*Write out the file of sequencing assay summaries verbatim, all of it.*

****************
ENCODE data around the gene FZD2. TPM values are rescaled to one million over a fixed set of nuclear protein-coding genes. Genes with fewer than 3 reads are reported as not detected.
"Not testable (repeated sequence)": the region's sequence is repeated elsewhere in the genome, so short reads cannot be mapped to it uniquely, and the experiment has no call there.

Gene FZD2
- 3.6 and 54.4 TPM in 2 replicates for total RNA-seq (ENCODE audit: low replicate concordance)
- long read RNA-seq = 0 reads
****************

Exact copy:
ENCODE data around the gene FZD2. TPM values are rescaled to one million over a fixed set of nuclear protein-coding genes. Genes with fewer than 3 reads are reported as not detected.
"Not testable (repeated sequence)": the region's sequence is repeated elsewhere in the genome, so short reads cannot be mapped to it uniquely, and the experiment has no call there.

Gene FZD2
- 3.6 and 54.4 TPM in 2 replicates for total RNA-seq (ENCODE audit: low replicate concordance)
- long read RNA-seq = 0 reads